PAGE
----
The Practical History of Crotchless Underwear

It’s easy to see how a girl could have some fun in a pair of crotchless panties, but did you know that this fashion accessory is useful outside of the bedroom? While we now think of these special panties as risque, women’s underwear didn’t feature full coverage until some time in the 1850s. There are two primary reasons for this.

What’s Going on Under that Petticoat?

In the old days, skirts were long and the layers underneath them deep. There was really no danger of accidentally flashing your lady bits a la Sharon Stone while wearing a long skirt, bustle, underskirt, petticoat and chemise. Many women went completely commando, leaving panty-wearing only for the prostitutes who needed a little window dressing when peddling their wares.

As hemlines became shorter and women started wearing fewer and fewer layers, more complete undergarments that offered full coverage became much more necessary. Victorian mindsets shifted, deciding now that a proper lady wore undergarments with full coverage while only prostitutes wore more revealing lingerie.

I Really Gotta Go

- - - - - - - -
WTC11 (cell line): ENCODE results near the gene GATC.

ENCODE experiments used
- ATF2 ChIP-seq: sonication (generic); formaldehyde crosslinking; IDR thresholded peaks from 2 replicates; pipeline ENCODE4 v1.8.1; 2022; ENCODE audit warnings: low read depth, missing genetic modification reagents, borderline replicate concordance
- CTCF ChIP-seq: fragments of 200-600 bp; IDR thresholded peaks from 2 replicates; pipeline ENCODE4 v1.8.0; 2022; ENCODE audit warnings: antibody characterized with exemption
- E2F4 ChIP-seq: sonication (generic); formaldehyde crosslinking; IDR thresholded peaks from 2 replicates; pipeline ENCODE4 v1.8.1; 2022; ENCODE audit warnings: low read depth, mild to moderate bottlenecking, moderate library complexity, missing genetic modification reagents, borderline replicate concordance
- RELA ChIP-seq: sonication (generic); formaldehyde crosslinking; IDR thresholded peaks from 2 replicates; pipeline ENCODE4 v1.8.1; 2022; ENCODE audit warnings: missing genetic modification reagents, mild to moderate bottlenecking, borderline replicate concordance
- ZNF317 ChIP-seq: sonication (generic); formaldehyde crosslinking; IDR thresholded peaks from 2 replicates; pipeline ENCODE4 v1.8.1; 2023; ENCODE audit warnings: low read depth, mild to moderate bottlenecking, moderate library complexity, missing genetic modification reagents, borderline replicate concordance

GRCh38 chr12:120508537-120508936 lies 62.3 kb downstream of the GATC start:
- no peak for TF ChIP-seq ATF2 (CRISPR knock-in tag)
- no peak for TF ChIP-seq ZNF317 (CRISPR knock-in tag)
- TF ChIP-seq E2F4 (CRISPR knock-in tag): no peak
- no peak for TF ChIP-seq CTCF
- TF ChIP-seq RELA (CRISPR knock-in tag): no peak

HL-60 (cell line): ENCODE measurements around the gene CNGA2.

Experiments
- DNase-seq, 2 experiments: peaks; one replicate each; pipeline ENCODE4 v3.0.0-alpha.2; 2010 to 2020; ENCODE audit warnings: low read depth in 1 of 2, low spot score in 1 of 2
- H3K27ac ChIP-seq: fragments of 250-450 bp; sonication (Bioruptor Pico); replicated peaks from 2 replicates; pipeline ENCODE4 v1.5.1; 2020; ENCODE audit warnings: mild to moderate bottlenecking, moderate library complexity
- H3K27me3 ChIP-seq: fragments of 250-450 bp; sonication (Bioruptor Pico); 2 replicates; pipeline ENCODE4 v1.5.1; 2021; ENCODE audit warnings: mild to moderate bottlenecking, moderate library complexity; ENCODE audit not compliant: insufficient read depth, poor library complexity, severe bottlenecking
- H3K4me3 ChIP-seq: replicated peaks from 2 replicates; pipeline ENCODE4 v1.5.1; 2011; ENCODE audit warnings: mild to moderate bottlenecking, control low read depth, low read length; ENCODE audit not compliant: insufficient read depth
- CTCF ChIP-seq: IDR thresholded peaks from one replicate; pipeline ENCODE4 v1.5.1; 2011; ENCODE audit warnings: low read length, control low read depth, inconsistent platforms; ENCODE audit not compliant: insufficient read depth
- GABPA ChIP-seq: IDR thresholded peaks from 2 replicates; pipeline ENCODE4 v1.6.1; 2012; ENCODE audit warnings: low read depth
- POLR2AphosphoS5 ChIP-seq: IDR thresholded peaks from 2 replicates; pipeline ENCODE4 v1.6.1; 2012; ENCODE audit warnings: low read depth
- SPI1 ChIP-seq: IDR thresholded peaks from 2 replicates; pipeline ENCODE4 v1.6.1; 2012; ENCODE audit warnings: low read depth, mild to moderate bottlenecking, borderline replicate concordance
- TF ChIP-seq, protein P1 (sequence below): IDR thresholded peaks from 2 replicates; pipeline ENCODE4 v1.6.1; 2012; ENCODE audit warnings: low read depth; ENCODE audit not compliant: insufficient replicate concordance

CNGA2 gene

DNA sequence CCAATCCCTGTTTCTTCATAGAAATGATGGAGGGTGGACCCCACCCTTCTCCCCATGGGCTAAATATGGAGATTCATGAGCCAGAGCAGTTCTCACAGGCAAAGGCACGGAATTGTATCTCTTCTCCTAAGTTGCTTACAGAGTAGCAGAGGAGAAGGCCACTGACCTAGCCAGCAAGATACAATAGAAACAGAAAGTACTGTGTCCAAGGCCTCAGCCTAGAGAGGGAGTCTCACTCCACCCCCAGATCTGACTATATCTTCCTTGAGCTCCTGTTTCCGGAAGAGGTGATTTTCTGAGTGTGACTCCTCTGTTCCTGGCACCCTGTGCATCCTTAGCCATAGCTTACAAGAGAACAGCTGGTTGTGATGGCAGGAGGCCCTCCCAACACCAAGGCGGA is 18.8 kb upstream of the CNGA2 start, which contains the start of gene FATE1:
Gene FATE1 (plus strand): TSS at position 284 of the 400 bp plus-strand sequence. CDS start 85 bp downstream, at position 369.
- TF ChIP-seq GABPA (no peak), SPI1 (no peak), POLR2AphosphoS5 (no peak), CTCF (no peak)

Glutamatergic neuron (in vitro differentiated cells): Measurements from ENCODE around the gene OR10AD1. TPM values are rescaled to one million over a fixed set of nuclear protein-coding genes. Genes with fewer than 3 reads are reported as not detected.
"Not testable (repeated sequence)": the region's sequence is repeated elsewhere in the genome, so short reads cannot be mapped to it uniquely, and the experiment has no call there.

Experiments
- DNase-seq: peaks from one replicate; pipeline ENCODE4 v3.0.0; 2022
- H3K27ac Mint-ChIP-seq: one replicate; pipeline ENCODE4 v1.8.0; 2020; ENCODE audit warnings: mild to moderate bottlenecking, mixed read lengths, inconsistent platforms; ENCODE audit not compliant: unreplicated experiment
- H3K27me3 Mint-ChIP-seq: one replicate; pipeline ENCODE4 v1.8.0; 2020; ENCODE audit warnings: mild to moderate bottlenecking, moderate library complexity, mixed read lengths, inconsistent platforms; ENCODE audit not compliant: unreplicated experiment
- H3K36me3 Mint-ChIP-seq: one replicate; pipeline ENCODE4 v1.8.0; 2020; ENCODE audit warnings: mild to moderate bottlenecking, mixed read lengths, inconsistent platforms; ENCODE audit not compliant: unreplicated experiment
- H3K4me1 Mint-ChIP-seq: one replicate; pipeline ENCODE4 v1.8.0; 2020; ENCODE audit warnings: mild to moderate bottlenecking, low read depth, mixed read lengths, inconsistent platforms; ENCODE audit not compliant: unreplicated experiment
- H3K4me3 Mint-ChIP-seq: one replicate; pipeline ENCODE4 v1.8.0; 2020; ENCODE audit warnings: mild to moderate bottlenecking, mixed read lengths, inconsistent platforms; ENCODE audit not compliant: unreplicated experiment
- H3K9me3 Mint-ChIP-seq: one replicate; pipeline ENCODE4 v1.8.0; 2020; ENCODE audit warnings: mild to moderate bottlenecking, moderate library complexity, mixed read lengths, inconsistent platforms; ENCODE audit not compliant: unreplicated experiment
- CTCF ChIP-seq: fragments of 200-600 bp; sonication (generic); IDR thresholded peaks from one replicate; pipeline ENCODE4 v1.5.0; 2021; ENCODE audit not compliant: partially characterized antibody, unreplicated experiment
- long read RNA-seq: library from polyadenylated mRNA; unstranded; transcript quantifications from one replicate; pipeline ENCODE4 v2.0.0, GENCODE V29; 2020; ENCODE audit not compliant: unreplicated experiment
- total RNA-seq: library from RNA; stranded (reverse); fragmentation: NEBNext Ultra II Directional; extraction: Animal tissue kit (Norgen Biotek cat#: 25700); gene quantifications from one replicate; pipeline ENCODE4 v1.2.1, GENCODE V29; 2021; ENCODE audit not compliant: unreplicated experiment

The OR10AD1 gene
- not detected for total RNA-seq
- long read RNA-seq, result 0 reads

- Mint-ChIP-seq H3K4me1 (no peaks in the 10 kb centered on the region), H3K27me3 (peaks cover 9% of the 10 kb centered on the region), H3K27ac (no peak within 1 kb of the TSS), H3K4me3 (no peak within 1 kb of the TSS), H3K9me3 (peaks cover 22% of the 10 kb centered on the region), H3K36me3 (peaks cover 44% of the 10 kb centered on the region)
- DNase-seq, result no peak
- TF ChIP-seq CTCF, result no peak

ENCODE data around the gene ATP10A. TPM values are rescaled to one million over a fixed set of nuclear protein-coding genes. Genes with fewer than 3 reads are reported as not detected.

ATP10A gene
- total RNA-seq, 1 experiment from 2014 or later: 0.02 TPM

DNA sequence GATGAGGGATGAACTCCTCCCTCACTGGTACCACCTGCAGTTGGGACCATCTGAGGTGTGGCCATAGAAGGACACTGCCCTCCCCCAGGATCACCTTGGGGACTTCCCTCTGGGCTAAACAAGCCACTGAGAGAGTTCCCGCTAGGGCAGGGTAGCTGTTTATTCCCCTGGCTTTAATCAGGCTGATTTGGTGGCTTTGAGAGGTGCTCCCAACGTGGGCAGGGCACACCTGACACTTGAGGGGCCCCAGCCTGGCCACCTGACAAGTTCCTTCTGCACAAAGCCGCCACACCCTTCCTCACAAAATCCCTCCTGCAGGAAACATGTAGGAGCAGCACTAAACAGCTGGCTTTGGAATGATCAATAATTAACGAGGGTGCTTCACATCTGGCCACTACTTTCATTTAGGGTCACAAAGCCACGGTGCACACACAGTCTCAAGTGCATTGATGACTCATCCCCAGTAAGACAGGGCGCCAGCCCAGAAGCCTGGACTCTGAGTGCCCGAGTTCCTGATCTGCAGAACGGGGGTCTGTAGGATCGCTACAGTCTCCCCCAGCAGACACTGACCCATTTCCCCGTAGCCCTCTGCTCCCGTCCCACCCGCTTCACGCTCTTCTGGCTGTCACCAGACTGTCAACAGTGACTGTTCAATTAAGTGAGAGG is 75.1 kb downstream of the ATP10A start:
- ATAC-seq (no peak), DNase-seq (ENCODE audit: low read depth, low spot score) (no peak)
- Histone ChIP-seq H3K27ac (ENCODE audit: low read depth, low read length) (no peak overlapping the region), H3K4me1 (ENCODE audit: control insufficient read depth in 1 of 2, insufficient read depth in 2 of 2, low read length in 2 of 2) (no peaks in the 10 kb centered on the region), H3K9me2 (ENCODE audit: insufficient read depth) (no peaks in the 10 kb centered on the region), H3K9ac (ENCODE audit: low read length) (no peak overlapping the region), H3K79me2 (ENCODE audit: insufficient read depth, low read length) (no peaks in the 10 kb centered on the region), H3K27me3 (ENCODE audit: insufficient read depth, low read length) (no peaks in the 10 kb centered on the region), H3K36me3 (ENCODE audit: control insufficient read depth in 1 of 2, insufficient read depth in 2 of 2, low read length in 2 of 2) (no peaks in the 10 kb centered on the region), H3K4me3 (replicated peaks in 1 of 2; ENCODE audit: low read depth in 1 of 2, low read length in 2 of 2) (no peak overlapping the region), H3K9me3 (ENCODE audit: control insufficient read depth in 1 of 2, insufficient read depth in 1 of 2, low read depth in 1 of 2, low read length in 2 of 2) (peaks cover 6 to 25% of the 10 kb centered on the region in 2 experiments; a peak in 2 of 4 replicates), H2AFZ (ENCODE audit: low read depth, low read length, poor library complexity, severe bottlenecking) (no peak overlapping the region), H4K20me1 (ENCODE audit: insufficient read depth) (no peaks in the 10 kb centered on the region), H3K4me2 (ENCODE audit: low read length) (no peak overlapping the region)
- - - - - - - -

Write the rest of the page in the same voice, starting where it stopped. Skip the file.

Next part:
In Victorian times, crotchless panties also served a practical purpose. Frankly, it’s not easy squatting over a chamber pot while holding your skirt, underskirt and bustle out of the way. Sometimes when nature calls, you need to answer in a hurry. Victorian ladies wore so many layers under their skirts, however, that getting that answering quickly was nigh on impossible. Going altogether free or wearing panties without a crotch meant one less layer of clothing to get through when relieving themselves.

Many modern women go crotchless for the same reason today. While chamber pots are a thing of the past, thank goodness, public restrooms aren’t always the most sanitary places. Going sans crotch makes it easy to pull up your skirt and hover over public toilets without making seat contact.

Now that you know a little bit about the history of this erotic underwear, we’re guessing you won’t ever look at a Victorian painting in quite the same way.